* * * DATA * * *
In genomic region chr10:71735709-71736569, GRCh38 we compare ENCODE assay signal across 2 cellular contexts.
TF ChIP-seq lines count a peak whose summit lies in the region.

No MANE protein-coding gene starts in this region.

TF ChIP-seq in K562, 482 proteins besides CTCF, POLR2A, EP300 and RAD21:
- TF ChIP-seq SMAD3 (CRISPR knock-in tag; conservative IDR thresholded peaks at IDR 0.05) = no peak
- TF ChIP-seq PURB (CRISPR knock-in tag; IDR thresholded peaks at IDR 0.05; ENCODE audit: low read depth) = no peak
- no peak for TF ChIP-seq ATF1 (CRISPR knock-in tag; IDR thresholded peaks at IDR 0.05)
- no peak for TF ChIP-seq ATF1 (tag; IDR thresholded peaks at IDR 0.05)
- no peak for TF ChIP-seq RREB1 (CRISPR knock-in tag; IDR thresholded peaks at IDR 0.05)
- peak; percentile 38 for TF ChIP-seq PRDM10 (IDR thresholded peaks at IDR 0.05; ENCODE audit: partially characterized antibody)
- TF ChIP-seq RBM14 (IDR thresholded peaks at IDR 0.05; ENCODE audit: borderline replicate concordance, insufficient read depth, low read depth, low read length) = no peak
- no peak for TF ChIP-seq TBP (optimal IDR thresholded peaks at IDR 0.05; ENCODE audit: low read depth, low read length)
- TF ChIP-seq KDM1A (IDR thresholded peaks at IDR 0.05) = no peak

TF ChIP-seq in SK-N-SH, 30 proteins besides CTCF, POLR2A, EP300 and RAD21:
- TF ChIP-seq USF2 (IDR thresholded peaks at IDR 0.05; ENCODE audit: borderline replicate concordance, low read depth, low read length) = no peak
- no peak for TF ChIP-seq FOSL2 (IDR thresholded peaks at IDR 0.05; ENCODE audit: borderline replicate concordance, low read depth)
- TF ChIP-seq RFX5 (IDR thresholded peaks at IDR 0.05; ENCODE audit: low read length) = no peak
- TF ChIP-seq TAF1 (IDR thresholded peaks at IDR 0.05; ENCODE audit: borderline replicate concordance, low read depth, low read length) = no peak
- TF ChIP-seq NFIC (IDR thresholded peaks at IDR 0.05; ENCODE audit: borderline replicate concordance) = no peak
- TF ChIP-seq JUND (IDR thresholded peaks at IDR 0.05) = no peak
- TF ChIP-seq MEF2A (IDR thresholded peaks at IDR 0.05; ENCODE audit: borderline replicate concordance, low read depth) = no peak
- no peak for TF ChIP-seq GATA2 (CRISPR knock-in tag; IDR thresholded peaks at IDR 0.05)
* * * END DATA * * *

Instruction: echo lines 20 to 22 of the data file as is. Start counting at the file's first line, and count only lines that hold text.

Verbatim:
- TF ChIP-seq JUND (IDR thresholded peaks at IDR 0.05) = no peak
- TF ChIP-seq MEF2A (IDR thresholded peaks at IDR 0.05; ENCODE audit: borderline replicate concordance, low read depth) = no peak
- no peak for TF ChIP-seq GATA2 (CRISPR knock-in tag; IDR thresholded peaks at IDR 0.05)